If you don’t travel much, taking a short trip from the east coast to the west coast can be a difficult on a person’s constitution, particularly sleep patterns.  Although we were sensing a bit of this in all of our visitors, we were touched when grandma offered to watch Journey for the evening so the rest of us could  go out and enjoy a dinner and some much-needed “grown-up” conversation.  We eagerly took her up on this; after all, Journey was a pretty easy baby and we were leaving her with a first-ballot parenting hall-of-famer.  We got them set up, went on our way, and had a delightful evening out.  Upon our return, it became obvious, despite my grandmother’s insistence that “it was not that bad”, that Journey had not made life easy in our absence.  Our wonderful evening out had been paralleled by a trying evening at home, with an unconsolable crying child and a jet lagged (but exceptionally skilled) great-grandparent.  Both Journey and my grandmother looked relieved to see us when we got home, and in that short window of time where custody of our daughter was handed back to us, I realized that I had learned a few fundamental parenting lessons from one of the greats.  First, that it is not easy for anyone to raise a child (some of us just make it look easy). Second, that dogged optimism can keep the ship sailing, even when it seems like it’s sinking.  Lastly, that family is always there for you.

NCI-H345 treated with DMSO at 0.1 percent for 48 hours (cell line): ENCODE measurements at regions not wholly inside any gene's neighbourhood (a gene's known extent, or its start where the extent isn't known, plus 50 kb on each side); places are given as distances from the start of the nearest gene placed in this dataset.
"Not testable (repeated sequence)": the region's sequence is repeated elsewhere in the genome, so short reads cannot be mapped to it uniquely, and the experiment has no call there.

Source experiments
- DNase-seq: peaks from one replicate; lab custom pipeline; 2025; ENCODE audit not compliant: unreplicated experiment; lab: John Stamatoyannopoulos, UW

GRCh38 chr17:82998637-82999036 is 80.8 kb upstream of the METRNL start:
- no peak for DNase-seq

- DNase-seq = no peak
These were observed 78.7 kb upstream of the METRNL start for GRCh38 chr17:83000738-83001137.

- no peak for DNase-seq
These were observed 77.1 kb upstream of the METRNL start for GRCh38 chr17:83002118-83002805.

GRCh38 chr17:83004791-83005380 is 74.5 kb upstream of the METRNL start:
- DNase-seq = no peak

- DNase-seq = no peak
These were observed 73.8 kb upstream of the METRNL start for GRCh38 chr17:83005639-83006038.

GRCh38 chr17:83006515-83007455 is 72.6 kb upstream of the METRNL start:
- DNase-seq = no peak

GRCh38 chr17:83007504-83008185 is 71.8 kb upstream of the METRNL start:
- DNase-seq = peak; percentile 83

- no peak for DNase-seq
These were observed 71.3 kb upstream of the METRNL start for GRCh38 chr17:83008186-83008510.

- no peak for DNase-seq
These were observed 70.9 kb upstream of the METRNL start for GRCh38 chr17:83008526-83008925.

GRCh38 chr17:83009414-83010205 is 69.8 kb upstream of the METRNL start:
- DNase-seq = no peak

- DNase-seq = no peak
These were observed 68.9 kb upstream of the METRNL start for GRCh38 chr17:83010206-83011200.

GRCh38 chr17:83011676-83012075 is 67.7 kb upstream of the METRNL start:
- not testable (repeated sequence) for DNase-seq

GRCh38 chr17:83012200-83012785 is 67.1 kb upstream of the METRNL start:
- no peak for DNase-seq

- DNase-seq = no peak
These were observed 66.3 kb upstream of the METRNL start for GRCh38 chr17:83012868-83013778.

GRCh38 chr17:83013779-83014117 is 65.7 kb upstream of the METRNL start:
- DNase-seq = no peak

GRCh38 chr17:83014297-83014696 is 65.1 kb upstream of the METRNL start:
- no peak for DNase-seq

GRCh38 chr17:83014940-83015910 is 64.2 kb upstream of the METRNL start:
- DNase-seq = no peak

I talked with my grandmother fairly often in the last 15 years, and not a conversation passed without her asking when we were moving back to Virginia.  For years I thought these requests were a bid to reel me back to a time when I was in a position to be more easily supervised by family, but over time I realized that it came from a deeper place of love, and her want to give to my family gifts of knowledge, experience, and shared time together.  These are gifts that I have received and taken to heart, and although we still live further away from our family than we’d like to be, these goals guide us in our lives and interactions and make us better people.